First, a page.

Review: 2013 Pivot Firebird 27.5

27.5 Enduro

Sharon on the National Trail South Mountain.

Overall Impression

The Pivot Firebird is a super fun and poppy bike. It is really responsive to rider input both climbing and descending. Not many bikes weighing 31lbs with 6.7inches of travel would provide such a stiff, responsive predictable ride. Paired with the quality crafted frame ( tough enough to handle rocky, rooty, technical and occassional bikepark use), the 27.5 version is faster and more stable then its 26inch sibling.

If you were forced to choose one bike for all your riding needs, this could be it. Light and efficient enough for long pedaling rides, tough enough for burly descents.

Next question, when is the Carbon version coming out?

Specifications

  • Frame Set: oversized, triple butted, hydro-formed 6061 aluminum
  • Fork: Fox FLOAT 34 Kashima 160mm
  • Shock: Fox CTD or DHX Kashima coated shock
  • Sizes: Small, Medium, Large and Extra Large
  • Color: Anodized Black or Rootbeer
  • Weight: Medium frame – 7.1lbs.

As per build kit.

Geometry (Medium Size)

  • Standover: 28.75in
  • Head Tube Angle: 66
  • Seat Tube Angle: 71.5
  • Theoretical Top Tube Length: 23in
  • Bottom Bracket Height: 14.1in
  • Chainstay Length: 17.25in
  • Wheelbase: 44.3in

 

Review: 2013 Pivot Firebird 27.5 Gallery
1
of
×

Machined Frames

Mach bottom bracket area is CNC'd out of a large piece of heavy aluminum and welded together for a precision fit.
×

Machined Frames

This is then fitted into a jig and the other tubes are aligned and welded into place. Each piece is added and welded independently.
×

Warehouse

Once back from the manufacturer each bike is checked and assembled by dedicated Pivotees.
×

Tire Clearance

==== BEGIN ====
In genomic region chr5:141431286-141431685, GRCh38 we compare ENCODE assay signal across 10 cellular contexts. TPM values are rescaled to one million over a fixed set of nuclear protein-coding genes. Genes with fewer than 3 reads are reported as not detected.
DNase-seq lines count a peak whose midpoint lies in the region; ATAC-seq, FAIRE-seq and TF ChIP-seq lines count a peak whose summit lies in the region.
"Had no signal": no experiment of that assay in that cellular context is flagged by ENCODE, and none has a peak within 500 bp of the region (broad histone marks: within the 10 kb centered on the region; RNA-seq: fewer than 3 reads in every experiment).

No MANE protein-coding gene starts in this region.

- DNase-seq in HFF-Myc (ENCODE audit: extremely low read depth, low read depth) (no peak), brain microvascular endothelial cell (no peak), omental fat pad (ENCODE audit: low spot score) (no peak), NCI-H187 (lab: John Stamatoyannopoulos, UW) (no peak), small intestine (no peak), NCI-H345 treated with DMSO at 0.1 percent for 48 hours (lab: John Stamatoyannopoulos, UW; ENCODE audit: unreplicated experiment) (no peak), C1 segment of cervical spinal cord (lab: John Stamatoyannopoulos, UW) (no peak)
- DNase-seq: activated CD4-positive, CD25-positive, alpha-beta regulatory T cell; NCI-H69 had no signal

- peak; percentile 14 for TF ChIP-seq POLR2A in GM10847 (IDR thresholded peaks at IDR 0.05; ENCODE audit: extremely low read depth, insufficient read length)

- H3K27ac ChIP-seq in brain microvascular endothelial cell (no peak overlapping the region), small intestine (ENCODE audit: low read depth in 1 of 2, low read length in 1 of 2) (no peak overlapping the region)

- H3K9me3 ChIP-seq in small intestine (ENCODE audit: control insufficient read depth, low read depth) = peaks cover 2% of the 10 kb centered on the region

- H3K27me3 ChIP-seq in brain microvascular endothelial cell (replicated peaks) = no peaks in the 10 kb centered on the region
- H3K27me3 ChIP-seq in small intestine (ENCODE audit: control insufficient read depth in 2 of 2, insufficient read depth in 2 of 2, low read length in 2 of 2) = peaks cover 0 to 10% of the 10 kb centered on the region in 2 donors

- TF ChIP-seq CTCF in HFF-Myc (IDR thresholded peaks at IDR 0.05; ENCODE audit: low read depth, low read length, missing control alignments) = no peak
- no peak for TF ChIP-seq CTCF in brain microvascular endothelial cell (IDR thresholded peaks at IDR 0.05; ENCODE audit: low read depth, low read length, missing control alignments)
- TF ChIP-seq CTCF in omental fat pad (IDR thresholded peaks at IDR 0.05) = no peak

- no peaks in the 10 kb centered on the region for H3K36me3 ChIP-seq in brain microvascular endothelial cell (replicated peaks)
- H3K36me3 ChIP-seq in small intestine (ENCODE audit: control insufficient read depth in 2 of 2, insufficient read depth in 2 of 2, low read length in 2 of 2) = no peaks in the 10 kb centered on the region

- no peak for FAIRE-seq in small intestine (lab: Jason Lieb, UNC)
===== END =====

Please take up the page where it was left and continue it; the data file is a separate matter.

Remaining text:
Just enough space in the 26in Firebird Frame for the 27.5 wheel/tire combination.
×

Pivot Firebird 27.5 Frame Side View

×

Chris

Chris on National Trail in South Mountain. The test track!
×

Nuggy Waterfall

Sharon on the National Trail South Mountain.
×

Sedona

Open slickrock slopes.
×

Sharon on Hogs Heaven

Loose Sedona dirt.
×

Sharon on Hangover

Even the exposure didn't distract the Firebird! phew.
×

Chris and Sharon Climb

Classic South Mountain Mormon Climb. Stick 'r in low and go.
×

Pivot Pemberton

Sharon on her 26in Firebird with a 170mm Rock Shox Solo Air and DH tires. Kinda like a 27.5? Just not as nimble a climber.

About the author: Sharon Bader

I am 5’9″, weigh 154lbs. I have been riding since 1991. I started on a classic XC hard tail but have moved with technology and now ride a Pivot Mach 5.7 for XC, a Trek Session for DH and a Pivot Firebird and Knolly Endorphin for freeriding/shore/technical XC riding.


(Visited 25,592 times, 8 visits today)

Related Articles


NOTE: There are two ways to comment on our articles: Facebook or Wordpress. Facebook uses your real name and can be posted on your wall while Wordpress uses our login system. Feel free to use either one.

Facebook Comments:



Wordpress Comments:

  • slavi says:

    it”s a very ugly bike

  • ginsu says:

    Just a joke that they say they can’t manufacture these in the USA. Maybe they won’t make as much money on each one, but then they would at least have some pride in their work and jobs for their compatriots.

    • sharon bader says:

      The bike manufacturing center is in Taiwan now. They have the expertise and equipment.

    • Lee Lau says:

      ginsu – With the exit of SAPA from making alloy frames you can’t find any large or even medium scale manufacturing facilities in the US. I’d be delighted to be proven wrong.

      For better or worse consumers voted with their wallets. They voted for made off-shore bikes

      • Sean says:

        Lee – Intense seems to be still able to make quality aluminum FS bikes in the USA. They’ve offshored their carbon but still make all their own CNC bits too.

        • Lee Lau says:

          Sean – my colleagues at Pinkbike tell me the Intense facility is for inhouse use only and not for contract manufacture. I suppose Pivot or Turner or Knolly could try to duplicate that facility but afaik there are no contract facilities that can scale. Ginsu – you know of any?

  • roger says:

    Latest and greatest….please! That’s where I stopped reading.

Leave a Reply

Your email address will not be published. Required fields are marked *

*
*